MS. HENDERSON: Right. Well, buckle up, and we have three U.S. senators who are literally doing that as we sit here; they are flying back to Iowa and intend to be at events here on Saturday and Sunday trying to make the case. As you mentioned, this is a really tight race. Senator Klobuchar seemed to be making some inroads, trying to sort of nudge up into that top tier of candidates. Today, coincidentally, you had Pete Buttigieg out on the hustings telling people that he was in Iowa making the case for himself eye to eye, sort of suggesting that maybe there were some people who weren’t in Iowa at the time making their case eye to eye. And really what I think people are sort of sitting on the edge of their seats right now about, the Iowa poll that the Des Moines Register, CNN, and Mediacom will release on Saturday night. It will show us the state of the race. This is a poll that has really been predictive of results in the past because pollster Ann Selzer has been able to ascertain the number of people that would attend caucuses in the past. As we all remember, she really predicted the Obama surprise in 2008. And what happens when that poll comes out? Just a little bit of a bandwagon effect: people see somebody maybe surging and they decide, OK, I’m going to vote for the winner.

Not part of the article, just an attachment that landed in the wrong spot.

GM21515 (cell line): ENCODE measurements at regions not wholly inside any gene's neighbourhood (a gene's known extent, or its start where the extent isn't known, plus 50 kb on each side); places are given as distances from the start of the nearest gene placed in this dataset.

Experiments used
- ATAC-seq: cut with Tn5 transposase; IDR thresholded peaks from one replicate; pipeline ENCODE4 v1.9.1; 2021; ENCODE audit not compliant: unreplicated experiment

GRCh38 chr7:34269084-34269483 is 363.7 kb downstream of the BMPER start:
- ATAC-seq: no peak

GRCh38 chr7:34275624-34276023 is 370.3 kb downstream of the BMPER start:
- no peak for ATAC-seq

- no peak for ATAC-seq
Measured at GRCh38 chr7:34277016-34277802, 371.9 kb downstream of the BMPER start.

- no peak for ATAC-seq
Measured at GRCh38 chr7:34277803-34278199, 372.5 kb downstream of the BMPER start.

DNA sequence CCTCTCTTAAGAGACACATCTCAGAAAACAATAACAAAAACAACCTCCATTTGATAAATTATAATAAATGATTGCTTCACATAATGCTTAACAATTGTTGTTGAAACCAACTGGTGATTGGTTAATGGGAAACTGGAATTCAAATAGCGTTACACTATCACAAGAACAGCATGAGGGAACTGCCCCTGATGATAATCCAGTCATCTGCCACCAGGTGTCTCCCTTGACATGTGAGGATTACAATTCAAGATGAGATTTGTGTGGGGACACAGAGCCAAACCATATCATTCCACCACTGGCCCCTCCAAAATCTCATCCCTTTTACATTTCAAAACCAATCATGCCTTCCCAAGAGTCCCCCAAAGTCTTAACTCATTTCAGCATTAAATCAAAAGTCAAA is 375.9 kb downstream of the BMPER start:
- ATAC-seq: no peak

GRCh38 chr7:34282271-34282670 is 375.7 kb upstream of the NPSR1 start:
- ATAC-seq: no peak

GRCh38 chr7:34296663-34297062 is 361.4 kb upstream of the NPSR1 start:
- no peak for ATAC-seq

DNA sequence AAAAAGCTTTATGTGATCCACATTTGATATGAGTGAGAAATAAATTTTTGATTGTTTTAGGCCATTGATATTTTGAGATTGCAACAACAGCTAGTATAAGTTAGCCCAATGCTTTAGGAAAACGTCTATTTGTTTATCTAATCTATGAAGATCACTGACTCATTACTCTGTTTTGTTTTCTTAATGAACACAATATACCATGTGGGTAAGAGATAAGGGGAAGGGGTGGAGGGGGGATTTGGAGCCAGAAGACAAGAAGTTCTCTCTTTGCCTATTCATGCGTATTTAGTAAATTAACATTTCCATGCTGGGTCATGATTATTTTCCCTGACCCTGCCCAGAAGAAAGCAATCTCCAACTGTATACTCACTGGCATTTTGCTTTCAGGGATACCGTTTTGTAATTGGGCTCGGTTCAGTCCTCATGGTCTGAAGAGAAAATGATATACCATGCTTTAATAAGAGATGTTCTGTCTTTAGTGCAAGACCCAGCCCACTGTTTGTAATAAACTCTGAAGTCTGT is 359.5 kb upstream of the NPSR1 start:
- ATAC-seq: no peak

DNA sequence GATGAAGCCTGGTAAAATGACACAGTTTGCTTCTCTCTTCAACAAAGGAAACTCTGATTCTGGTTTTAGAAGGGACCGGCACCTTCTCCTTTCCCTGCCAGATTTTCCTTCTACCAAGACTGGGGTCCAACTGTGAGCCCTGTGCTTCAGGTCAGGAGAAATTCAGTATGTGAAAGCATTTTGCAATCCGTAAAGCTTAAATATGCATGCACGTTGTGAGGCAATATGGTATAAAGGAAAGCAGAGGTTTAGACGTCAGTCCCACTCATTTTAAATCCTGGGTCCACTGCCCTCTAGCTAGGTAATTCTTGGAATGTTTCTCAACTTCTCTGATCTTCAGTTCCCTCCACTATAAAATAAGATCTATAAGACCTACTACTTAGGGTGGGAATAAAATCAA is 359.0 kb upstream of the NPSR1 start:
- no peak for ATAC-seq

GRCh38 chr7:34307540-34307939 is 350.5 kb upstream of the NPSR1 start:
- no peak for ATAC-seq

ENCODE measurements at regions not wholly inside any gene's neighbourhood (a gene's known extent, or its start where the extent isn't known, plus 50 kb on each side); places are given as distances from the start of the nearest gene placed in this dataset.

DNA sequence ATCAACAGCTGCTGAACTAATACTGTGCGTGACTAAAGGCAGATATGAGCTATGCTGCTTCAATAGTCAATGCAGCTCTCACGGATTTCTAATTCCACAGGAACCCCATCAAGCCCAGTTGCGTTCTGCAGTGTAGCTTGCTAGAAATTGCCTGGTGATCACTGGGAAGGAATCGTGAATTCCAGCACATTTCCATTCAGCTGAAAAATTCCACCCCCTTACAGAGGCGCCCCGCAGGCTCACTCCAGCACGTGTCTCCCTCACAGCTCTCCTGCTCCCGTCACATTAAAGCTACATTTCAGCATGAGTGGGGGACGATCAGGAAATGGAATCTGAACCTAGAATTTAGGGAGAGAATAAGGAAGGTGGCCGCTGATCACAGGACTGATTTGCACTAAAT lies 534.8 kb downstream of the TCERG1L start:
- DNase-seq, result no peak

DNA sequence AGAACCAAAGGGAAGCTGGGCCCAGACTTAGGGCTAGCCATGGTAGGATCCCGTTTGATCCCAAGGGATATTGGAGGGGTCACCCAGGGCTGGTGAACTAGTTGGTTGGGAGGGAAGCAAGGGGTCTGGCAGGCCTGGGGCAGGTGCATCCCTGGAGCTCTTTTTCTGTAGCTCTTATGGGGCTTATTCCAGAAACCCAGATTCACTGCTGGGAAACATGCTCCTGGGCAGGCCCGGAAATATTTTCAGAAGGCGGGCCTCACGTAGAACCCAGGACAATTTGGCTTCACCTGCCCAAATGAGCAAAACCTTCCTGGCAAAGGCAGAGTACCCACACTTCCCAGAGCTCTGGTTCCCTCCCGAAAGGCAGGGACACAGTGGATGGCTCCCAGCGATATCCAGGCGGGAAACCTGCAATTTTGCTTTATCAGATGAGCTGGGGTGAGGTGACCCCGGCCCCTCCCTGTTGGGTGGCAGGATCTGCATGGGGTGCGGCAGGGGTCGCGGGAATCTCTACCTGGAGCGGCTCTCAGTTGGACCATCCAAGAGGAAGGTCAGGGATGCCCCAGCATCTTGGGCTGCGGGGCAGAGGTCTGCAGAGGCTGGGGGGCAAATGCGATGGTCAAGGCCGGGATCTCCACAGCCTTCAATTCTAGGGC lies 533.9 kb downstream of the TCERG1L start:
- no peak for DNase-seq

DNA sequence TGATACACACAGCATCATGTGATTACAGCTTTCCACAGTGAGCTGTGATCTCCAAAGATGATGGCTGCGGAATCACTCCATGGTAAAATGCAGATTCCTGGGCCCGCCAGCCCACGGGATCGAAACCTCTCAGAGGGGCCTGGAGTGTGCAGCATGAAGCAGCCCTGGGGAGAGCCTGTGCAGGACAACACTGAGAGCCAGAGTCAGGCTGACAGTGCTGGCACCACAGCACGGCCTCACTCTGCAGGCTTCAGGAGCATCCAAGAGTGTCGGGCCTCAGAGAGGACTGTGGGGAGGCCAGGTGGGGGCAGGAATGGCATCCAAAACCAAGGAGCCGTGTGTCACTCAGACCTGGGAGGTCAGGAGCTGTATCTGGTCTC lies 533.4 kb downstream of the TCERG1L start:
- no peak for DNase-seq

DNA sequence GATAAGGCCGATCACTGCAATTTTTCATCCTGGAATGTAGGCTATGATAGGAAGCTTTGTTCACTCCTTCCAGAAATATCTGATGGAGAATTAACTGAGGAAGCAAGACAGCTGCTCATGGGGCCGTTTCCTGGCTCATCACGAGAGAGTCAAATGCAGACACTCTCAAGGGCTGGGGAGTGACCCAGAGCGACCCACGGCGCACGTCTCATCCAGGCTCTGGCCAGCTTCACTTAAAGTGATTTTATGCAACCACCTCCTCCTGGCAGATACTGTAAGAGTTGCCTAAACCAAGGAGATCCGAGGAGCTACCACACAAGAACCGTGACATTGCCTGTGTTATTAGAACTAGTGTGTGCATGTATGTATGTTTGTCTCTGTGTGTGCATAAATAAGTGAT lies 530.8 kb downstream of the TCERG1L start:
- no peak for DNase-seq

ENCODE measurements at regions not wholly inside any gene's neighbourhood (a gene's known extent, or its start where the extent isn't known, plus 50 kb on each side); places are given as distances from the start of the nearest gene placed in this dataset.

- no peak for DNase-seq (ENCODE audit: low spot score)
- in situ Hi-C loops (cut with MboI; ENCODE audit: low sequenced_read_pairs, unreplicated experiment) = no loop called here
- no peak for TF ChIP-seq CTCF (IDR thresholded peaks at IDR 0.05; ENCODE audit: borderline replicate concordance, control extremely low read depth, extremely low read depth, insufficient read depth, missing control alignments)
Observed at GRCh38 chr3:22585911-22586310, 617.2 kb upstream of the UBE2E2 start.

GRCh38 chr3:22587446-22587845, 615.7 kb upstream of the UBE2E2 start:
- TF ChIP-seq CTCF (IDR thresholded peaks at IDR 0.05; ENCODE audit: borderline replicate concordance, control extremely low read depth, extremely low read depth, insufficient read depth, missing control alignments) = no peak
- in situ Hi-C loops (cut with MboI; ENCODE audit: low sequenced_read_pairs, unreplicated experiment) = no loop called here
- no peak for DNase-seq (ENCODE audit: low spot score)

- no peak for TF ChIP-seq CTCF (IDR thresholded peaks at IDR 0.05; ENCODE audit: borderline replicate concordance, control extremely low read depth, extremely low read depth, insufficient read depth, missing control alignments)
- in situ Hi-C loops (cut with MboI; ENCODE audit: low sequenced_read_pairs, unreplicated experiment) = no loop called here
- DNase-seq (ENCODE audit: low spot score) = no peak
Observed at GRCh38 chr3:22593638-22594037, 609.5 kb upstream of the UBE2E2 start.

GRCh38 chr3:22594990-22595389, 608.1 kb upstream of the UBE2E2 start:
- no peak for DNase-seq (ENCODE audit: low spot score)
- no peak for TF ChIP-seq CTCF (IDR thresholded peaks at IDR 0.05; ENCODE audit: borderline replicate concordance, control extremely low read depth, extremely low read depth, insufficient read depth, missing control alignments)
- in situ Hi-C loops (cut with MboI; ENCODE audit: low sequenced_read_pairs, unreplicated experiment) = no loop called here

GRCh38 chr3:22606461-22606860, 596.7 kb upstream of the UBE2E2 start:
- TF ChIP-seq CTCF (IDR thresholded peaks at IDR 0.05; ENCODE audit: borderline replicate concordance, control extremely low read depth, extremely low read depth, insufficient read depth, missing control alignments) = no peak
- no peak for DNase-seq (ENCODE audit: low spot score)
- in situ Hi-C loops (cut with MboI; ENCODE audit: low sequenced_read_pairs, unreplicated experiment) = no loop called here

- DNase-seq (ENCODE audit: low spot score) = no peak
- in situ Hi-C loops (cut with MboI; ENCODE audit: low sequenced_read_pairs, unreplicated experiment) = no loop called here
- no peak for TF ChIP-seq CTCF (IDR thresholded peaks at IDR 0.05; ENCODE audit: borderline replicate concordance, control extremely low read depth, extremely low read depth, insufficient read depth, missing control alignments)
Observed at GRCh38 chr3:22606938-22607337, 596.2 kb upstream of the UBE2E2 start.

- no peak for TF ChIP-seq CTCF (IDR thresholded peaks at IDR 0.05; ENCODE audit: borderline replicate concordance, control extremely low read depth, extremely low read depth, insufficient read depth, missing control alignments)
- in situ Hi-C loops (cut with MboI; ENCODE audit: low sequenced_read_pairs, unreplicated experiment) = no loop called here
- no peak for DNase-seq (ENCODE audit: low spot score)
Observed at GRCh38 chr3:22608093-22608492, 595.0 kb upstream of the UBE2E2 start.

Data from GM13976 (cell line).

MR. COSTA: There’s chatter, Kay, among Iowa operatives and national political strategists that Senator Klobuchar might be the one who surges at the end. What do you make of that discussion?
MS. HENDERSON: Well, as you know, Iowans like a neighbor. In 1988 Dick Gephardt did very well here. People seem to forget that Barack Obama was actually a neighbor, an Illinois senator, easy to make the trip to Iowa. She’s been making inroads here in Iowa at events and on behalf of Democratic candidates for the past five years. She’s laid some groundwork here. She is the only one among these 2020 crop of candidates who’ve made that infamous full Grassley; she’s made a trip to every one of Iowa’s 99 counties, did with kind of a flair at the end of December. And so this impeachment trial and her role as a Senate juror has really sort of put a crimp in her plan to try to replicate that 99-county tour here in January.
MR. COSTA: The full Grassley. (Laughter.) Sounds like a rock band.
SUSAN PAGE: Yeah, exactly.
AYESHA RASCOE: A very hot band. (Laughs.)
MR. COSTA: Stay with us, Kay.
Ayesha, when you look at the White House’s approach, they sent President Trump to Iowa this week for a rally, many surrogates from the GOP are there. What do they make of Senator Sanders and his ascendancy?